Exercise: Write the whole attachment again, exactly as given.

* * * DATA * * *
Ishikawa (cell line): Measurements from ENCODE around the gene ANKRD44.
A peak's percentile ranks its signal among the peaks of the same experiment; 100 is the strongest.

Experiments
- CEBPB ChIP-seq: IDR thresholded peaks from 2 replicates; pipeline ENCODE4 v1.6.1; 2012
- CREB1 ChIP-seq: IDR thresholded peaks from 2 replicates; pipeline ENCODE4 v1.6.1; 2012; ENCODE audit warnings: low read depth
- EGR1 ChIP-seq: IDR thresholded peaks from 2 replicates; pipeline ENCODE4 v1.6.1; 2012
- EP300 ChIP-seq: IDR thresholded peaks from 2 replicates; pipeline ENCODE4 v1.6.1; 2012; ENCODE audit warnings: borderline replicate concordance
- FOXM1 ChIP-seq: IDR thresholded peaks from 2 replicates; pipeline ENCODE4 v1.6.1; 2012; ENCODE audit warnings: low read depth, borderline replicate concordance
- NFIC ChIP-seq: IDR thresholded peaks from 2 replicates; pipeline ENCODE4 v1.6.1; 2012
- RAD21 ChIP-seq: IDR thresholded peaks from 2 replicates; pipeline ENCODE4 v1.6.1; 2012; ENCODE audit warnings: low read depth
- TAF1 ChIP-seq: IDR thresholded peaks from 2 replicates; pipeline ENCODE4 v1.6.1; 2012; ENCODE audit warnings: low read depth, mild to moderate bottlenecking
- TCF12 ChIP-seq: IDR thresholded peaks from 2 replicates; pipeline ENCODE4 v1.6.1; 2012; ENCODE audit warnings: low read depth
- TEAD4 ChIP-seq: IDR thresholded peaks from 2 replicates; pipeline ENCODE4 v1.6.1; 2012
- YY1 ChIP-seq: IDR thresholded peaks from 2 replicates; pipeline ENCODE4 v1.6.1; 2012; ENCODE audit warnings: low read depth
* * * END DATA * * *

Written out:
Ishikawa (cell line): Measurements from ENCODE around the gene ANKRD44.
A peak's percentile ranks its signal among the peaks of the same experiment; 100 is the strongest.

Experiments
- CEBPB ChIP-seq: IDR thresholded peaks from 2 replicates; pipeline ENCODE4 v1.6.1; 2012
- CREB1 ChIP-seq: IDR thresholded peaks from 2 replicates; pipeline ENCODE4 v1.6.1; 2012; ENCODE audit warnings: low read depth
- EGR1 ChIP-seq: IDR thresholded peaks from 2 replicates; pipeline ENCODE4 v1.6.1; 2012
- EP300 ChIP-seq: IDR thresholded peaks from 2 replicates; pipeline ENCODE4 v1.6.1; 2012; ENCODE audit warnings: borderline replicate concordance
- FOXM1 ChIP-seq: IDR thresholded peaks from 2 replicates; pipeline ENCODE4 v1.6.1; 2012; ENCODE audit warnings: low read depth, borderline replicate concordance
- NFIC ChIP-seq: IDR thresholded peaks from 2 replicates; pipeline ENCODE4 v1.6.1; 2012
- RAD21 ChIP-seq: IDR thresholded peaks from 2 replicates; pipeline ENCODE4 v1.6.1; 2012; ENCODE audit warnings: low read depth
- TAF1 ChIP-seq: IDR thresholded peaks from 2 replicates; pipeline ENCODE4 v1.6.1; 2012; ENCODE audit warnings: low read depth, mild to moderate bottlenecking
- TCF12 ChIP-seq: IDR thresholded peaks from 2 replicates; pipeline ENCODE4 v1.6.1; 2012; ENCODE audit warnings: low read depth
- TEAD4 ChIP-seq: IDR thresholded peaks from 2 replicates; pipeline ENCODE4 v1.6.1; 2012
- YY1 ChIP-seq: IDR thresholded peaks from 2 replicates; pipeline ENCODE4 v1.6.1; 2012; ENCODE audit warnings: low read depth